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Natural tranquility

By Joseph Raffa

ONE morning, I sat quietly in our garden on the dry sandy earth.  A fresh sea breeze stirred the leaves of the trees.  Where I sat, with my back to a background of ivy leaves I was somewhat sheltered from the wind by an apple tree and a large rosemary bush. I dwelt in the quietness, in the peaceful presence of leafy greenness.
The wind, filtering through the backdrop of tree and shrubs, flowed around my body, gently playing tug-of-war with my hair.  The fresh feel of the wind was part of the surrounding tranquility.  I gazed around at each part of the garden in turn – just looked, asking no what or whys of the plants or the doves walking nearby, foraging for food.
So many questions asked of life, so many explanations offered.  Life goes on unaffected by the quLeaf2esting mind.  The green world is untroubled by questions nor does it seek answers.  It is what it is, responding to the changing seasons, going through the cycle of seed, growth, fruiting, producing seed, then decay.  All without complaint.  Seemingly mute, it responds to sun, water and earth – acted upon by natural conditions and in turn leaving its mark on the environment.
The plant world goes its way without protest, without reaching out to be bigger or better by deliberate intent.  Self consciousness is not the way of plants.  This is the world of man and with it goes dissatisfaction, torment, the desire to expand, to be more – uncertainty and problems.
Would that we could not only be self conscious but also have the tranquility of a tree.  To be calm whatever storms come one’s way would be a considerable asset.  To take the buffeting then restore and repair the damage without inner loss would be commendable.  This is the inner poise reflected by the sages, by those whose hearts are anchored in sublime stillness.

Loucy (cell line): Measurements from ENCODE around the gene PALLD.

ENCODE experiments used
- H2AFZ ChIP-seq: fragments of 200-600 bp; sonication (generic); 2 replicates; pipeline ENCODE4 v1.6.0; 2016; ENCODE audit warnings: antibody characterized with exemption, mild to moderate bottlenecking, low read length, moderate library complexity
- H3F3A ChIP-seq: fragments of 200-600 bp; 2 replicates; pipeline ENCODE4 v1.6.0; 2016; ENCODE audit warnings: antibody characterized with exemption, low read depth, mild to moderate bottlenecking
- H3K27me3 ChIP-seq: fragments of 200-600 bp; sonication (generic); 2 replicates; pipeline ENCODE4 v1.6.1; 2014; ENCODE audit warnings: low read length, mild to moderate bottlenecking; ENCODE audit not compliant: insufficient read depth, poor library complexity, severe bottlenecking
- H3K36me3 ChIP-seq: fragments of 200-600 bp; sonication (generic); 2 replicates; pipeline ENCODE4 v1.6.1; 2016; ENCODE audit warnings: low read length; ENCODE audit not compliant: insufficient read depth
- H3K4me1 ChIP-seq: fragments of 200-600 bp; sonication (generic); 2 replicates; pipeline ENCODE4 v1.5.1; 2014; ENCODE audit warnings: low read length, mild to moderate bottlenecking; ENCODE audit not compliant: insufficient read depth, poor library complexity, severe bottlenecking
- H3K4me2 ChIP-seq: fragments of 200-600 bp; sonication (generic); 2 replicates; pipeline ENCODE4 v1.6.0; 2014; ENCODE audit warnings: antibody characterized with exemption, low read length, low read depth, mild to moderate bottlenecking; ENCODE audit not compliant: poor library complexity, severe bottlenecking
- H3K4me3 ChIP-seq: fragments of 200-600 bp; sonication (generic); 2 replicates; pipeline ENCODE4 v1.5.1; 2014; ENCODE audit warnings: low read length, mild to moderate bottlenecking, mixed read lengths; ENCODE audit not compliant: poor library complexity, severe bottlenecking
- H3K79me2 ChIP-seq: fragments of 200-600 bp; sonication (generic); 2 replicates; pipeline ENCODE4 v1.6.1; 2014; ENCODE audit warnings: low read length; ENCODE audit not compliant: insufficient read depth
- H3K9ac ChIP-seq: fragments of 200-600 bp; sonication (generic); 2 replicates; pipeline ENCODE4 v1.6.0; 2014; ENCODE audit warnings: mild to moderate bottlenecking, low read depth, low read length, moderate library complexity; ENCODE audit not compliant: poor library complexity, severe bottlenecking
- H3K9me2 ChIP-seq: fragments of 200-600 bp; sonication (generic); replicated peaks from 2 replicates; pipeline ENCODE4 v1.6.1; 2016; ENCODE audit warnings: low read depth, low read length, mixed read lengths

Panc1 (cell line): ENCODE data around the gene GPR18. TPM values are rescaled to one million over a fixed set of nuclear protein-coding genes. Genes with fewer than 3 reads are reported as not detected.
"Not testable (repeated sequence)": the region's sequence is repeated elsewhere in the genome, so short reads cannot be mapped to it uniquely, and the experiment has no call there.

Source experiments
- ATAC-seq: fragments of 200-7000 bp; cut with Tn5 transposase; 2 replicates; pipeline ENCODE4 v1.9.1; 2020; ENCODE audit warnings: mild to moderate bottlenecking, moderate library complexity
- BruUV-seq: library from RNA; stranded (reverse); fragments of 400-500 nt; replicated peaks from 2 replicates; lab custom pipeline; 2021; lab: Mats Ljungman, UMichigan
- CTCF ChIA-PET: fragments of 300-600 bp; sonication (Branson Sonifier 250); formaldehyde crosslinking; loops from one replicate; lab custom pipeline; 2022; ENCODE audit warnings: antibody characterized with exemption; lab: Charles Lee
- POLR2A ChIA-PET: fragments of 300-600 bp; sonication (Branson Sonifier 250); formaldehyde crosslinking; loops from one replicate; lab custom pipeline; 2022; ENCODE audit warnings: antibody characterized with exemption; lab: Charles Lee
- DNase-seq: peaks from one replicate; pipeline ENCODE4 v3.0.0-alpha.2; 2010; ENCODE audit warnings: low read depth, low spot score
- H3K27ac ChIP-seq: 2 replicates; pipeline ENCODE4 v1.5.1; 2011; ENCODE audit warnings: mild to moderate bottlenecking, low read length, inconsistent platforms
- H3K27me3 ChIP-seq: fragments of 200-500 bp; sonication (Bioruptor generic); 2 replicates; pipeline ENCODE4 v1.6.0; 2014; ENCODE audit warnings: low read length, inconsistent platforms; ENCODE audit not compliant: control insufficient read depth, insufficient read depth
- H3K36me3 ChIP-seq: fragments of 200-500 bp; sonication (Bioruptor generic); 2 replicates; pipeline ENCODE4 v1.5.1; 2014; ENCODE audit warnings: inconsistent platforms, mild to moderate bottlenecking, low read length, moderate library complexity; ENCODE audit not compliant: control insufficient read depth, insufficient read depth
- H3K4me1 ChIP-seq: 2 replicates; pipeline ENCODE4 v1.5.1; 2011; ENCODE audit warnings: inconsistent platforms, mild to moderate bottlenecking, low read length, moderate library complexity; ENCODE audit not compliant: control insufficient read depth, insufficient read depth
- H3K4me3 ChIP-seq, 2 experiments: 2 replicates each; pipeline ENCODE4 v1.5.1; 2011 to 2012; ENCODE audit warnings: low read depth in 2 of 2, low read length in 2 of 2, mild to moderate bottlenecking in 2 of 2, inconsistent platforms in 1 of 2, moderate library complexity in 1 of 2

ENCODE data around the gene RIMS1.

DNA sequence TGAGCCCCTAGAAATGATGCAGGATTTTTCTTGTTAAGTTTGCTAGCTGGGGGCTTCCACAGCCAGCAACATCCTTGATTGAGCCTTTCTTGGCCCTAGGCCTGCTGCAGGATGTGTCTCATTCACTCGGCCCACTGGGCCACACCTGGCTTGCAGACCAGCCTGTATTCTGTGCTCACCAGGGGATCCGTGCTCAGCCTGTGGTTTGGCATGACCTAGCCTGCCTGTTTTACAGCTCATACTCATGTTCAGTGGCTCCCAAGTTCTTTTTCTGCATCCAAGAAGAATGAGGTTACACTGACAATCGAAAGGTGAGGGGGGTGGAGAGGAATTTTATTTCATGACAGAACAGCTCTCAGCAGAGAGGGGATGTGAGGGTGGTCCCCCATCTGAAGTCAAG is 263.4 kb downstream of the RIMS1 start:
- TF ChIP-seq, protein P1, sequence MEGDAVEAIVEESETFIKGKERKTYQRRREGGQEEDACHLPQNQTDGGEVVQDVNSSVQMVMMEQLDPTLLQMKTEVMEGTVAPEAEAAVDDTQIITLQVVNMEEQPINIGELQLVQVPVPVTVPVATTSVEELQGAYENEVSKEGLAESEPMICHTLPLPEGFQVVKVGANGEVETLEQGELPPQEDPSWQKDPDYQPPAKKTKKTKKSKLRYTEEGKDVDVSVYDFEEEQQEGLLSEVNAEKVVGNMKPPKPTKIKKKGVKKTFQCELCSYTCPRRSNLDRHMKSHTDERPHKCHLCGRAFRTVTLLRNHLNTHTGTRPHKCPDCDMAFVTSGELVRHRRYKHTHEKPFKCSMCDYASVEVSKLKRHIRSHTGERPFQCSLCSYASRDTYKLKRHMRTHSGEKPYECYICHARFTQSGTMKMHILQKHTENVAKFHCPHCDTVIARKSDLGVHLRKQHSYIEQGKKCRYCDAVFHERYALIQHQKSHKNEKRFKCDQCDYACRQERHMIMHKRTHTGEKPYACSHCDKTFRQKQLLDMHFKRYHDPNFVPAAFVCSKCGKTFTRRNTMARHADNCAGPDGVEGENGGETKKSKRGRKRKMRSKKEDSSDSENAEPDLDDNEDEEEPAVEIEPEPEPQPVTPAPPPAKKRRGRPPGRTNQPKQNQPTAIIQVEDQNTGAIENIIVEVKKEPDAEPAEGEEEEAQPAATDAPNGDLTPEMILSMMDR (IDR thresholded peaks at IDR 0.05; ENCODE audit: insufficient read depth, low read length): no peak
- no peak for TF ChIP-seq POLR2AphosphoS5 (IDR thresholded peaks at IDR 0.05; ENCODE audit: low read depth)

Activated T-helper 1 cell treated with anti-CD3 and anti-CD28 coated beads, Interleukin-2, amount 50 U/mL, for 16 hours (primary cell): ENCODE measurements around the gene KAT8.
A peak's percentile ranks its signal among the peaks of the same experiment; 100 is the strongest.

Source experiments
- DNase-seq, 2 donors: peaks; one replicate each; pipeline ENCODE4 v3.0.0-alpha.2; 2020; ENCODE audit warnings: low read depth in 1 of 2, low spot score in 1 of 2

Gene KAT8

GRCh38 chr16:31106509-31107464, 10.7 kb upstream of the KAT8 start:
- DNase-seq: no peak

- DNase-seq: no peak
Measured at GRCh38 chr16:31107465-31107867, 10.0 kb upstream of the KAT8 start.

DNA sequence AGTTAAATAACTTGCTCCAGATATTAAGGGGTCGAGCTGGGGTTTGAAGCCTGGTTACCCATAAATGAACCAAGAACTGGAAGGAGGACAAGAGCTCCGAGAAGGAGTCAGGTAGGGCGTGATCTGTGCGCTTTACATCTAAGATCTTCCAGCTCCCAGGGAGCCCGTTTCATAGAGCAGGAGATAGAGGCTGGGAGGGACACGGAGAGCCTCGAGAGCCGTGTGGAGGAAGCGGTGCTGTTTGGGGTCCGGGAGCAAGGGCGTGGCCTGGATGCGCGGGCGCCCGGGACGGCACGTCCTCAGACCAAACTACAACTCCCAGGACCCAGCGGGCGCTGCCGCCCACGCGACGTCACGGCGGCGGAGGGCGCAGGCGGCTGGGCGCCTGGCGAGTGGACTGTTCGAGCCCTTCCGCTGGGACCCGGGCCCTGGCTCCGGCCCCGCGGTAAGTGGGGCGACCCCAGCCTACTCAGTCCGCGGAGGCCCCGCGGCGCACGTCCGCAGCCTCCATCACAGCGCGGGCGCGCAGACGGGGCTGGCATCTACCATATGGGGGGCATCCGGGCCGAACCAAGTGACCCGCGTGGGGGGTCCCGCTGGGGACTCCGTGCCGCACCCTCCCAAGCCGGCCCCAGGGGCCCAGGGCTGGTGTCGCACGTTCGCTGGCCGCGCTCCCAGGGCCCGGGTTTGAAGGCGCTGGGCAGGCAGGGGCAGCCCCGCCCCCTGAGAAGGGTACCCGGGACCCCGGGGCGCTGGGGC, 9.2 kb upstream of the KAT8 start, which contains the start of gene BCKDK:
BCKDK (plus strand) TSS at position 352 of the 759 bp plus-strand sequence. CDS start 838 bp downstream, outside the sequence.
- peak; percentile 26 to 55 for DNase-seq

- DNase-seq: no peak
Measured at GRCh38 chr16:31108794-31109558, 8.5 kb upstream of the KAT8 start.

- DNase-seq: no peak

This is a strength of a different kind.  Natural in its expression yet arising after years of selfless development.   The weakness of ego expression has been eradicated to be replaced by spiritual strength, by what issues forth from the Eternal.
Physical strength, outstanding success on the field of sport, in various walks of life are not its immediate purpose.  This may come to pass or may not.  It is considered irrelevant.  The sages are inwardly fixed on spiritual flowering, on indwelling in the universal.  Ego is banished, not permitted to hold centre stage of the human expression.
They live a strange life.  Outwardly similar, inwardly so different.  Serenely still, they stay anchored beyond thought, though outwardly active in time.  The tempests of time do not rage to disturb the inner equanimity.  The incoming tide is muted by love and turned away.  They have a rock-like stability untouched by the fracases of time.  Timeless their refuge – where they dwell.  They are the timeless ones, co-joined in a loving unity with the universal
Written by Joseph on December 10, 1995